Outside the window - late autumn, gray clouds, fog ... But what is it that shines so golden among the branches, despite the dull day? This quince fruit glow like tiny suns! You look - and right away it becomes joyful, as if a piece of summer nestled in your garden. Do you want to keep this pleasant feeling for the whole winter? Let's cook candied quince! This is a useful and tasty dessert, similar to Turkish delight or marmalade, keeps a summer fruity taste and aroma. And how wonderful amber-copper slices shine in the sun in light sweet powder and sugar powder! It seems that inside each piece there is a small light.
Let's get some homemade candied quince fruits, which are much more useful than store sweets. The process of their preparation is quite long, but quite simple. It takes most of the time to insist the fruit in the syrup to ensure its proper structure.
You can catch all the pieces of fruit - then there will be more candied fruit, and leave the syrup and eat like jam.
- Cooking time: 50 minutes + 4x5 minutes, waiting - 3-4 days
- Servings: 300 g of candied fruit and about 450 ml of jam.
Ingredients for candied quince
- Quince - 1 kg;
- Sugar - 1 kg;
- Water - 500 ml;
- Citric acid - 1 g;
- Sugar powder - 5-6 tbsp. l
Method of making candied quince
Carefully wash the fruit, especially if you got a sort of quince with a “suede” skin. The fact is that for candied fruit, we also need quince skin: in it the concentration of pectin, which is responsible for gelling, is even higher than in the pulp. Therefore, cutting the fruit into quarters and clearing hearts with seeds and stony layer, we also peel the peel, but do not throw it away! The peeled fruit quarters are so far immersed in a bowl with cold water so that the fruits do not darken in the air - due to the high iron content, quince is oxidized even more than apples.
Water is poured into dishes - enameled or made of stainless steel; an aluminum pan will not work - fruit will oxidize in it, which is undesirable. Pour the peel into the water and boil the cleaning over a low heat under the lid (so that the water does not evaporate too intensively) for 20 minutes.
Now you can get the peel skimmer and throw away. And in broth we lower the whole quince quarters. We will grind them later, cut into pieces as large as you want to make candied fruits. And now it is necessary to boil the whole lobules: having been fed with a decoction of the peel, they will acquire a more solid structure. In the future, the quince pieces will not be boiled out, but will be elastic and neat, as is necessary for candied fruits.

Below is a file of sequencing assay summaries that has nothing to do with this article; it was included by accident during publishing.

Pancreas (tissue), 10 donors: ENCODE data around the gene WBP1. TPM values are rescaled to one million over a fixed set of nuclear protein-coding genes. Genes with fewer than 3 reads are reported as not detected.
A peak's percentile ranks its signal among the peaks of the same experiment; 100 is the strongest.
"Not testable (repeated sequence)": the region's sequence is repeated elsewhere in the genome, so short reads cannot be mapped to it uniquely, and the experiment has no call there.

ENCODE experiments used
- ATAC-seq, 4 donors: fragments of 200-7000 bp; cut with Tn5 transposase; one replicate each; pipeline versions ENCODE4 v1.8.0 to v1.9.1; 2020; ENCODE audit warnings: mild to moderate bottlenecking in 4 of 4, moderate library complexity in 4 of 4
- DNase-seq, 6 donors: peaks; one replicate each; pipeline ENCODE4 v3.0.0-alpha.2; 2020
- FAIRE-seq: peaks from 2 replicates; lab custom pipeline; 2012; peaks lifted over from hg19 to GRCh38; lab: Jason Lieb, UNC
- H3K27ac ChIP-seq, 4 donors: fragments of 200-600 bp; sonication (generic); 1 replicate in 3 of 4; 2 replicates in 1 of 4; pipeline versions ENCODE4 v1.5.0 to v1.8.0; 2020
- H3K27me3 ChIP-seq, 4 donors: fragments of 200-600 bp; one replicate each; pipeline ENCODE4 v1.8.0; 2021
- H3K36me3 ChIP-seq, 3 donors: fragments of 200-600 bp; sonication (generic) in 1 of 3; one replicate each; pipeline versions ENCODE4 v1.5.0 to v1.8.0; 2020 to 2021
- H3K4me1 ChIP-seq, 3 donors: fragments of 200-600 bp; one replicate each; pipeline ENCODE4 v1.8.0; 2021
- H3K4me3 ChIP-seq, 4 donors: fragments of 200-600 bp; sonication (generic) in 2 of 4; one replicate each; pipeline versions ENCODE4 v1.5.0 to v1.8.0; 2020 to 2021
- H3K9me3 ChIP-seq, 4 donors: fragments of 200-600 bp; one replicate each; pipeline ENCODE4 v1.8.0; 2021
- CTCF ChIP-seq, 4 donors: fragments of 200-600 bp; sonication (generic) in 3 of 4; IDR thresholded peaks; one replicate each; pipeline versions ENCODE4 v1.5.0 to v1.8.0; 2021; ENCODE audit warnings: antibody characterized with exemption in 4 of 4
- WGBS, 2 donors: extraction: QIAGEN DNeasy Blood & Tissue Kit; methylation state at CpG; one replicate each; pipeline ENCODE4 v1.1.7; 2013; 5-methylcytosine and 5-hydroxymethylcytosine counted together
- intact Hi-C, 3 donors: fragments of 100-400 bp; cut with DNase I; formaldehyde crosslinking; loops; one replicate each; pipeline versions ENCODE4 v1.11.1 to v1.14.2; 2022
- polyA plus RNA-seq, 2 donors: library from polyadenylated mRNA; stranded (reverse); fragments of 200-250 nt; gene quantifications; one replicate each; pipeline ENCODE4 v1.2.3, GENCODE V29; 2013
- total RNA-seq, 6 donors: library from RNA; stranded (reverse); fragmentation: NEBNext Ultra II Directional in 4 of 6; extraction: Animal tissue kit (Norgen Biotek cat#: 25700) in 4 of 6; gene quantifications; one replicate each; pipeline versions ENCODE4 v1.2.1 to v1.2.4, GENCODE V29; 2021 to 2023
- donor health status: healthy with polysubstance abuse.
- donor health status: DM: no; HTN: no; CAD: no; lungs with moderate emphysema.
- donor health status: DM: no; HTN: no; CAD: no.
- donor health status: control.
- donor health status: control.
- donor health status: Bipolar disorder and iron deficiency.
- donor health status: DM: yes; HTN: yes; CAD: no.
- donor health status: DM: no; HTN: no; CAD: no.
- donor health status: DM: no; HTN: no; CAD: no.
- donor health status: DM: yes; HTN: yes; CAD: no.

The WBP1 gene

Boil the quince slices on a small fire for 10-15 minutes. Then we take them with a slotted spoon and fold it in a colander to cool.
Meanwhile, pour half the sugar into the broth and continue to cook on low heat, stirring occasionally, until the grains dissolve.
The cooled slices - so that you can take it without burning it - cut it into pieces for candied fruit. These can be cubes 1, 5x1, 5 cm or small slices 0, 5 cm thick. The main thing is to keep the pieces of the same size: then they will be ready at the same time.
Put the pieces in sugar syrup and bring to a boil. Carefully, in order not to mash soft slices, stir and boil on a small light for 5 minutes from the moment of boiling. Turn off and leave until tomorrow. Do not hurry: the longer the fruit in the syrup infuses, the better the candied fruits will be. Therefore, you need to let them cool down completely for at least 3 to 4 hours, but it is better to leave it overnight.
In the morning, pour the second half of sugar into the pan and set it on a small fire. Heat to boiling, boil for 5 minutes and turn off. Again, leave for a few hours or a day.
The procedure is repeated 3-4 times. During the last call, add a pinch of citric acid. Three boils are enough for jam, 4 is better for candied fruit: with each boiling the syrup becomes thicker, and the quince pieces in it are denser.
Syrup acquires not only thickness, but also more and more intense color, delighting the eye with shades of red-red autumn foliage! That's how it looks after the 4th steaming.
Turning off the fire, we catch pieces of quince from the syrup skimmer.
We spread on a plate and leave to drain the fruit syrup residues. And the syrup that remained in the pan, you can roll up as jam, or eat honey instead of honey and tea. If you get a thick syrup, like jelly - this is a great independent dessert. A liquid syrup is good to soak cakes for cakes and biscuits.
After a few hours, transfer the candied fruit to another plate, clean. Let stand in a dry warm place at room temperature. Repeat 3-4 times for a couple of days.
At the final stage of preparation, it is important to catch the moment when the candied fruits are not too wet and dried to the desired condition in order to be stored well - but still sticky enough so that powdered sugar is not sprinkled from them.
Try to roll a couple of things: if after a while the powder on the candied fruits dissolves - it means that early, you need to give them more to dry. If a thin layer of powder keeps well - we roll the candied fruit in it from all sides and lay it out in one layer on a sheet of parchment paper.
Candied quince are ready, you can try! But, if you want not to eat everything at once, but to keep a part for the winter, you need to dry them a little more. I do not advise putting candied fruits in the oven in order to speed up the process: there is a risk of overdrying. It is better to keep another day or two warm and dry - for example, on the refrigerator or on the cupboard in the kitchen.
Dried candied quince fruits are stored at room temperature in a dry, hermetically sealed food container - small jars of baby food or fruit drops, glass or plastic, are ideal.